Closing of NCI will have dire consequences

April 23, 2013

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I write for the countless individuals who will be impacted by the closing of NCI ... employees, families of clients, the city of Gallup and lest we forget, the Navajo Tribe. How will they be impacted you ask?

The most important individuals of this imminent disaster are the clients - the homeless, alcoholic addicted individuals who will be roaming the streets of Gallup asking for handouts of food or alcohol (like they do now), the roads leading back to the reservation will be lined with alcoholic individuals, the reservation communities will also be affected (think more crime and DWI deaths).

Our own people (the Navajo Nation tribal government, Behavioral Health) do not want or wish to fund a center that has tried to help these sick individuals conquer and battle a disease that has affected our people for hundreds of years. Instead they open casinos to start another type of addiction (gambling), which will eventually enable more individuals in our nation to alter their way of life (if it already hasn't).

Individual Navajos are also at fault in this ignorance, many tend to believe the problems will just go away if they don't see what is happening. It won't happen to them, it is not their problem.

Ignorance is bliss for the Navajo Nation, Navajo tribal government and the departments (Behavioral Health) who fund and line their own individual pockets as opposed to those who are in dire circumstances.

In Native circles there is a saying "All my relations." The saying does not only imply human beings, but all of life surrounding us. The sad thought to this situation is, we as Navajos are all related in some way through our clan system. Navajos have gone far from caring for each other, to the thought of "Only me and my own needs."

We have long forgotten our traditional teachings and have entered a way of life that the bilagáanas built and taught us. It is never too late to help people who are crying out for help, we all can make a difference in our own Navajo Nation reservation communities. It starts with a grassroots movement to communicate the knowledge of changes we want on the reservation or in the world.

Look back into our rich history of leaders who fought for our survival and our traditions. Addressing historical trauma that took place in our Navajo past will begin the healing process. Look into your own family background and find your own history.

We Navajos need to become Indianized (again). If you want to change the Navajo political system you must be part of that change. Look at the water right issue, the countless headlines in the Navajo Times of money being stolen by Navajo officials in the chapters and in the tribal government, on and on with bilagáana-type corruptions. It is time for a new way of thinking and a new type of change for our people.

Maralyn Yazzie
Flagstaff, Ariz.

Navajo Times buried HIV article

On May 20th, the New York Times carried a 1,000-word story on an alarming increase in HIV rates within the Navajo Nation. A photographer supplied the paper with pictures of a Gallup clinic and Dr. Jonathan Iralu, listed as an "infections disease expert," who was also interviewed in the accompanying story.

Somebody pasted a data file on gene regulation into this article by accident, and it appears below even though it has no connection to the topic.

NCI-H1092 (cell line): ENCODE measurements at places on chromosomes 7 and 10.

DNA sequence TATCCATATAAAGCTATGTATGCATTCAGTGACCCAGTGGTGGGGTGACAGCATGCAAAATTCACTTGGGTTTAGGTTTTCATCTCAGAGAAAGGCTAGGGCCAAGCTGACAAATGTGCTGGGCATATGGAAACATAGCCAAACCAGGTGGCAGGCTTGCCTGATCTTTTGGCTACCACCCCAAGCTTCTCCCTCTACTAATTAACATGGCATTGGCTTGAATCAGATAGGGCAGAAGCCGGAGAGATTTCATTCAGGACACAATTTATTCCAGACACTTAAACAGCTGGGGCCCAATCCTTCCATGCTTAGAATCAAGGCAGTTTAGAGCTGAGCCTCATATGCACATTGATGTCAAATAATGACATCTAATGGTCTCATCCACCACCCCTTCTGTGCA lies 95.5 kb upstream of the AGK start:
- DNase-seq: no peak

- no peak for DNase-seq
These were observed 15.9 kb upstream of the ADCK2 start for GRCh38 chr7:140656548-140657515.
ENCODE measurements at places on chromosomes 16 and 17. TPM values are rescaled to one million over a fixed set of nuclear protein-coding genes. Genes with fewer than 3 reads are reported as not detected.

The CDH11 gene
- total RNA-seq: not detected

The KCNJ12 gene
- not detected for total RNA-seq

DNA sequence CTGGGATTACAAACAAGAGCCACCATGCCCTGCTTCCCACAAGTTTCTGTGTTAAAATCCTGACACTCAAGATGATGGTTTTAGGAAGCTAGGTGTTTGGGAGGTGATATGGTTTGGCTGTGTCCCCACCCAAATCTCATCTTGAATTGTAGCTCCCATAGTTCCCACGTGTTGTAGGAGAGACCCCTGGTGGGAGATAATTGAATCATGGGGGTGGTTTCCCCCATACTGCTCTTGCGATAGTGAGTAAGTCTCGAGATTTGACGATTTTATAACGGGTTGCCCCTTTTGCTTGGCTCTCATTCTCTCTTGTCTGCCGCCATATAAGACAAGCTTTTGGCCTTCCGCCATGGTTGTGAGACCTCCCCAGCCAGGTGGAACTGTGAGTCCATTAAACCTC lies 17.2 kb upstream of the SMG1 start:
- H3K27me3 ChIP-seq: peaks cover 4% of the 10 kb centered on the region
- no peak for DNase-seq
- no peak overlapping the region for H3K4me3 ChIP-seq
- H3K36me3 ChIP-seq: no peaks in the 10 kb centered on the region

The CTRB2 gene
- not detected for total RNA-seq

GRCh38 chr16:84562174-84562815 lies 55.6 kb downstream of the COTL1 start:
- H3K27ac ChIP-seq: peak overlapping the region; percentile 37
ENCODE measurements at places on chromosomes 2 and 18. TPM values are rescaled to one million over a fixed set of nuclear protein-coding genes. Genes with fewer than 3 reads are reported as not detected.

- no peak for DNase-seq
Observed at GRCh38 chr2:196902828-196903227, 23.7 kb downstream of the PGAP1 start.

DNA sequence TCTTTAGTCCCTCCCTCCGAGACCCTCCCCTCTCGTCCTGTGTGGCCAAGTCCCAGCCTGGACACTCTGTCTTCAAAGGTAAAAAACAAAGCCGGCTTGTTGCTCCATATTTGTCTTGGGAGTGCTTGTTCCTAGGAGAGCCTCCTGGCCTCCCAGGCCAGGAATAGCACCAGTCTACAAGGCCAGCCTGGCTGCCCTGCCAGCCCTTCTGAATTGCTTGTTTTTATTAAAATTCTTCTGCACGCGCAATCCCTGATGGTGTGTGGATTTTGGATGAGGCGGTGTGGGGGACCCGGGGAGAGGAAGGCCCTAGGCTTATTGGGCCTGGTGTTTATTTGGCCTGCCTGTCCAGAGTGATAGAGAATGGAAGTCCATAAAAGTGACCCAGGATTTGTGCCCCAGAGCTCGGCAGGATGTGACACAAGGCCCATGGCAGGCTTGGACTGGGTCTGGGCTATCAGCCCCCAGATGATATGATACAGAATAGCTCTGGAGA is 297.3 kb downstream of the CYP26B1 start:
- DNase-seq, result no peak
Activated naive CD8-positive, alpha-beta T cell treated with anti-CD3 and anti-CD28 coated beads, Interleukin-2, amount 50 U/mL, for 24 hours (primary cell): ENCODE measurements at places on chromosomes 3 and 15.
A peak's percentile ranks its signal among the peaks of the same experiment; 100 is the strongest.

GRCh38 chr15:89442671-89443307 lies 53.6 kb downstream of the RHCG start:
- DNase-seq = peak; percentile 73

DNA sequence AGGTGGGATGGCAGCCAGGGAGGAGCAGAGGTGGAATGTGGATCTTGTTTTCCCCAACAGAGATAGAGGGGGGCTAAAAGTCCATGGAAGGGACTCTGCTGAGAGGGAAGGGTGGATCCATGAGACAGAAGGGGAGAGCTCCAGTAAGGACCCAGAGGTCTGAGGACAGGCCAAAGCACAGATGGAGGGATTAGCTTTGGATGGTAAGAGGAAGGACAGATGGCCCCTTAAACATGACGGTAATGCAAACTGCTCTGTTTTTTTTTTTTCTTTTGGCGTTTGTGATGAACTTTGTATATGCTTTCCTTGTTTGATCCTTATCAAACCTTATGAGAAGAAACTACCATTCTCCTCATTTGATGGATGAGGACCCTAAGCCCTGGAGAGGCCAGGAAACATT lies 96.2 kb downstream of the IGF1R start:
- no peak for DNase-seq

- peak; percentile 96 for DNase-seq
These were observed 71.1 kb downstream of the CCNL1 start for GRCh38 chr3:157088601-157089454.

Globally and in the United States rates of new HIV infections have dropped, but within the Navajo Nation it has increased 20 percent since 2011, according to the Times' story. At the end of the New York Times' article, Iralu is quoted warning about a potential epidemic unless action is taken.

But if you are a Navajo Times reader you might not know anything about this story, even though the paper broke it 10 days before the New York Times did. Why? Because unlike the editors of the New York Times, who felt the story was important enough to publish alongside world and national events, the editors from the Navajo Times buried the story and an exclusive interview with Dr. Iralu on Page 7 of the paper in a section called "News 2."

The Navajo Times editors put a story on auditions for a Navajo-dubbed "Star Wars" across 80 percent of the front page of that week's paper with reports on allegations of political corruption vying for the rest of the space. This has got to be one of the strangest and worst editorial decisions in the history of the Navajo Times.

Other stories that beat out reporter Alastair Bitsoi's HIV articles were: "Diné teen featured in 'New Mexico True' campaign," "Twin Arrows officials host 'soft opening,'" a story on BHP, nearly an entire page with photographs and graphics dedicated to Huerfano Chapter and something on police training in Window Rock accompanied with huge pictures of leaping dogs and people being tasered.

What is concerning is the fact that the Navajo Times failed to properly cover and make known this important and worrying development to its readership. I've had conversations about how the Navajo Times covers news with the editors and publisher of the paper before. They are always defensive and rarely admit error. Former editor Duane Beyal told me in so many words that Navajo readers couldn't understand complex words. I would argue by extension that the editors also believe that Navajo readers can't handle regular news and need to be fed fluff articles.

Part of the reason why it's so difficult for us to solve social problems within the Navajo Nation is due to our inept media institutions. Like the Navajo Times, KTNN listeners are likely to hear a George Straight song before they learn anything about increased HIV rates across the reservation (George Straight being another cover story for the Navajo Times).

The increase in HIV rates in the Navajo Nation is alarming. But also troubling is how our media institutions, especially the Navajo Times, dropped the ball on this story. We need to also hold our media institutions accountable.

Andrew Curley
Kayenta, Ariz.

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